Hmm, well. After some mind-bending time travel adventure with Steins;Gate, I moved on to the more, er, random and seemingly senseless world of Sayonara, Zetsubou-sensei. And knowing it’s from SHAFT, I couldn’t have expected less – combine the random antics of Arakawa and some of the Bakemonogatari art and you’ll get some sense of what Zetsubou has in store for you. Well, even if I don’t point that out, this show practically has ‘SHAFT!’ stamped all over it that you’d figure it out for yourself.
Sayonara, Zetsubou-sensei is, I think, more experimental than anything. Don’t let the first episode of the first season fool you – it doesn’t have a storyline. If you’re lucky enough, you’d get to watch a more or less cohesive episode throughout the course of the show. After two seasons of watching, though, I think Zetsubou-sensei’s second season proved to be more…viewer-friendly than the first. (Yes, I know it has a third installment. Sadly, I don’t have a copy…yet.)
I don’t think that it would be too much of a stretch to say that season one was the epitome of random. However, that does not mean that it’s senseless, in every, er, sense of the word. What made this season of particular interest for me is the fact that each episode focused on the most mundane points in everyday life and blew them not exactly out of proportion but big enough for the viewer to actually notice them. At one point, it actually made me realize how humans can be so ridiculous at times and how we make everything more complex than they actually are. Season one, I think, is a critique on humanity more than anything else. (Or maybe that’s just me reading too much into it.)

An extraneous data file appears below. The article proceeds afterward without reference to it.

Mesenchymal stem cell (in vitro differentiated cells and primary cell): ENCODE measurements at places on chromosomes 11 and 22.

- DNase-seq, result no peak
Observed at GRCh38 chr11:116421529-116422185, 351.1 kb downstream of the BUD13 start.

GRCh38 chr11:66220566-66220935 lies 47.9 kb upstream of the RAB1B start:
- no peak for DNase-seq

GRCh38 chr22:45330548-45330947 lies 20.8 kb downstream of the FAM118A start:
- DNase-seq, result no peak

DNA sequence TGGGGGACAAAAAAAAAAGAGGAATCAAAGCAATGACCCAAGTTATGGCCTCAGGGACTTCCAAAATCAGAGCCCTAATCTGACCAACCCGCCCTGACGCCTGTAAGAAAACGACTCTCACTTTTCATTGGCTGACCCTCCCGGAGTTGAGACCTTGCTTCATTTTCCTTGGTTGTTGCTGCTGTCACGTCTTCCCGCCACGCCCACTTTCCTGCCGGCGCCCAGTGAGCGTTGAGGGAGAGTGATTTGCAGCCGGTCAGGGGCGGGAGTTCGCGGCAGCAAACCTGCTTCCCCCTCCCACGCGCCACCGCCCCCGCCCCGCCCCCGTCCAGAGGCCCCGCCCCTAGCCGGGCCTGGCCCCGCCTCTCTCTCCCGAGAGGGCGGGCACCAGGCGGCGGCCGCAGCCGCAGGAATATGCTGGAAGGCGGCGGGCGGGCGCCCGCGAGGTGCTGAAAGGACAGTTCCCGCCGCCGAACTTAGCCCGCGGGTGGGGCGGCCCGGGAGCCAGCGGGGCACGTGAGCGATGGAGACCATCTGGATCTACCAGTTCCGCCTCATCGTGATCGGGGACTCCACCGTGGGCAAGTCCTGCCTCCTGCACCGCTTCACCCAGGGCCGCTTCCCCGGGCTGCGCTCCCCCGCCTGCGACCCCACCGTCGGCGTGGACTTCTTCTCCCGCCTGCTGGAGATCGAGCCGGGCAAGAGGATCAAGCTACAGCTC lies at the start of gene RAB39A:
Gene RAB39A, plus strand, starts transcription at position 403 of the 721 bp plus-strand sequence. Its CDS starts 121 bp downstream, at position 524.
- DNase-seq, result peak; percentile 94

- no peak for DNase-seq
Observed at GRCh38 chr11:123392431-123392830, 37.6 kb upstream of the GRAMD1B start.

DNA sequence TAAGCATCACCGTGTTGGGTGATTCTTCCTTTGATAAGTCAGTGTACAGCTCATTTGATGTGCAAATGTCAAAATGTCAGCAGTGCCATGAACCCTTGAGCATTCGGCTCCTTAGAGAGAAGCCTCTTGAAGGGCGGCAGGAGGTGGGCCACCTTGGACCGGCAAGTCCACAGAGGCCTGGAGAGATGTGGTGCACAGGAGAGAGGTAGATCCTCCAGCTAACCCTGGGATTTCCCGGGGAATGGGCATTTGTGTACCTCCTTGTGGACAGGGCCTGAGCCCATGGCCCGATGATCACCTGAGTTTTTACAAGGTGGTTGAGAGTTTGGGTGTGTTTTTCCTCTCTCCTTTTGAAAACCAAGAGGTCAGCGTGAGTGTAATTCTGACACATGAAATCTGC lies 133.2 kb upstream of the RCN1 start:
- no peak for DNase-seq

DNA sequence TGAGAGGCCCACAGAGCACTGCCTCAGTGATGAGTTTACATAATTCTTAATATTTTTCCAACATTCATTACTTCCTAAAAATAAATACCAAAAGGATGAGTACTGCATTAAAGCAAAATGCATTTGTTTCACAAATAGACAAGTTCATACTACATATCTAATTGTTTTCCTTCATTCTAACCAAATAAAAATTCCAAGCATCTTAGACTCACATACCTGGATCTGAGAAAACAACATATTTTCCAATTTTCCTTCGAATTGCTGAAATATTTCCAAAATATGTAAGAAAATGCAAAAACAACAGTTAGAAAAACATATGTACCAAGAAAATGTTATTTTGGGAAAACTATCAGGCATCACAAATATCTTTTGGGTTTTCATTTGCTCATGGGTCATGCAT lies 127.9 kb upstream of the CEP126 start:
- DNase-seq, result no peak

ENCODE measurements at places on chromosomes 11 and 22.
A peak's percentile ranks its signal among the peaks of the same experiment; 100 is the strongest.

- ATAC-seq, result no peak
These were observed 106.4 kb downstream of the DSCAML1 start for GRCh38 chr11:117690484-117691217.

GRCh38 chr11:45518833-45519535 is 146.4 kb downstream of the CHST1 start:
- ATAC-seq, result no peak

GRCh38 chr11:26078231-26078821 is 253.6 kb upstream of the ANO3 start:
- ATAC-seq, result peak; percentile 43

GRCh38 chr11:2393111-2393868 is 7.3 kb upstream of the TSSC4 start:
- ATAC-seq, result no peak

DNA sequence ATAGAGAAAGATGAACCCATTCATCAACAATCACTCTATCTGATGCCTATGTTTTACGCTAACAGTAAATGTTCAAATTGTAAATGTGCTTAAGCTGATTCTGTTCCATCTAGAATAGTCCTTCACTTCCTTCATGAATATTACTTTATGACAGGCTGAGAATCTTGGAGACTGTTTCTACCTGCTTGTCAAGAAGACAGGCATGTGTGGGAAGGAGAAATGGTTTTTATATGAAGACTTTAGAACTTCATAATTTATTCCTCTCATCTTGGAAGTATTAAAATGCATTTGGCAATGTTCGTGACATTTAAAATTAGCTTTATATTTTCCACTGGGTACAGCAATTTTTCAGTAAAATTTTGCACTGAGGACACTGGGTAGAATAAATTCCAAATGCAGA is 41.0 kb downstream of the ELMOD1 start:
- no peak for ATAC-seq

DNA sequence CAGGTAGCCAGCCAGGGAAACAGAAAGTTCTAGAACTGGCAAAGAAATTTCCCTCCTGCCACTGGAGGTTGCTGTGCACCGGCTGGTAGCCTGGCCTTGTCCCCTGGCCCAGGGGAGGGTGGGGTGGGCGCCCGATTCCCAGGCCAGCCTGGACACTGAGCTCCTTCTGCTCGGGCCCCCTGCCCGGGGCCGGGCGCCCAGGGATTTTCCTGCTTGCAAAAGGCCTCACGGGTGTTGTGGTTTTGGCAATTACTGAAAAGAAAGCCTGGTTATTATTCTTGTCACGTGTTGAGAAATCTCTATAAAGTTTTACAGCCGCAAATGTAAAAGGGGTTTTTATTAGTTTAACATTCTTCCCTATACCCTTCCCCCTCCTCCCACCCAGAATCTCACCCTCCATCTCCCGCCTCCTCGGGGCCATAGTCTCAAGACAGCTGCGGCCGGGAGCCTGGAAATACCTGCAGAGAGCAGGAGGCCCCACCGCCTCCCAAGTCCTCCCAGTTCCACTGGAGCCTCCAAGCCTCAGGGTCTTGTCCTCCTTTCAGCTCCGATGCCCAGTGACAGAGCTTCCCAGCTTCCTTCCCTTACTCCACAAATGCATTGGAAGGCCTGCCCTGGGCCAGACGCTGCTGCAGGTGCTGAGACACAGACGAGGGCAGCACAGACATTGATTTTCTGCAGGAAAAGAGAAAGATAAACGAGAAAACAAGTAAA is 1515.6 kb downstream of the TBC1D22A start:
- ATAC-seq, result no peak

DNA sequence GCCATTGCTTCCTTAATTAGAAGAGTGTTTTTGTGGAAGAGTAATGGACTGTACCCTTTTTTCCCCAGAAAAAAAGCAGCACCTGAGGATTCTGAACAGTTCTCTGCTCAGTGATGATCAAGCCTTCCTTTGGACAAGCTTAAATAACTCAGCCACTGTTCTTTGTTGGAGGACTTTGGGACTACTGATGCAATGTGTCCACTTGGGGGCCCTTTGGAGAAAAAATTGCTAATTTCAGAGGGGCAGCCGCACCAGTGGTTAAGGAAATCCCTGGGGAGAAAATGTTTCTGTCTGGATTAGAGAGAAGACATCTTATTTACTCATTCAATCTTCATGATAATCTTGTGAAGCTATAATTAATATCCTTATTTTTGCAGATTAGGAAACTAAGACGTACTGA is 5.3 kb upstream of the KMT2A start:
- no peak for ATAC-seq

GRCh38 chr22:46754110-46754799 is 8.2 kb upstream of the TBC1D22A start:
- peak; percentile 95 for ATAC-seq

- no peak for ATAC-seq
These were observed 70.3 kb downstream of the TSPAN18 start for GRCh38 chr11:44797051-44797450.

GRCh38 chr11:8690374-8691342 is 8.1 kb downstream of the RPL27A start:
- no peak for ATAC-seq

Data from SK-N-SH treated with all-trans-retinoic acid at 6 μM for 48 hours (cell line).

Season two, on the other hand, was some sort (really, with a show like Zetsubou, you can never be sure) of ‘prologue’ to the first as it ‘focused’ on how Zetsubou-sensei came to meet his students. Each episode focused on a single student and revealed their backgrounds, ideologies and whatnot. If there’s one thing about Sayonara Zetsubou-sensei that you can absolutely praise, that would be its creativity and inventiveness, a number of which, I think, are lost in translation. For example, my favorite character Kiri Komori is a hikikomori. Unless you know what a hikikomori means, you wouldn’t get why she was named that way. In fact, all the names of Zetsubou’s students represent their defining characteristics with each student themselves representing a group of the Japanese populace.
If you think about it real hard (after getting past all the slapstick and weird humor), Sayonara, Zetsubou-sensei is actually a comical take on humanity and philosophy. True, it contains nuggets of more or less useless information but it makes you think. It gives you room to actually step back and take a look at the bigger picture. And a show that lets you do something like that is something that, nowadays, doesn’t come by that often.
Itoshiki Nozomu. More commonly known as Zetsubou-sensei – as the characters for his name can also be read as zetsubou or ‘despair’ – he’s a young man who maintains an old way of life. He falls into despair about the most ordinary topics of life, his thoughts of which he shares with his students. Thus, his classes become philosophy classes, more than anything. He’s the adviser of class 2-H (or 2-8, in one episode) and maintains a more or less close relationship with them, despite the fact that his class contains the weirdest bunch of students.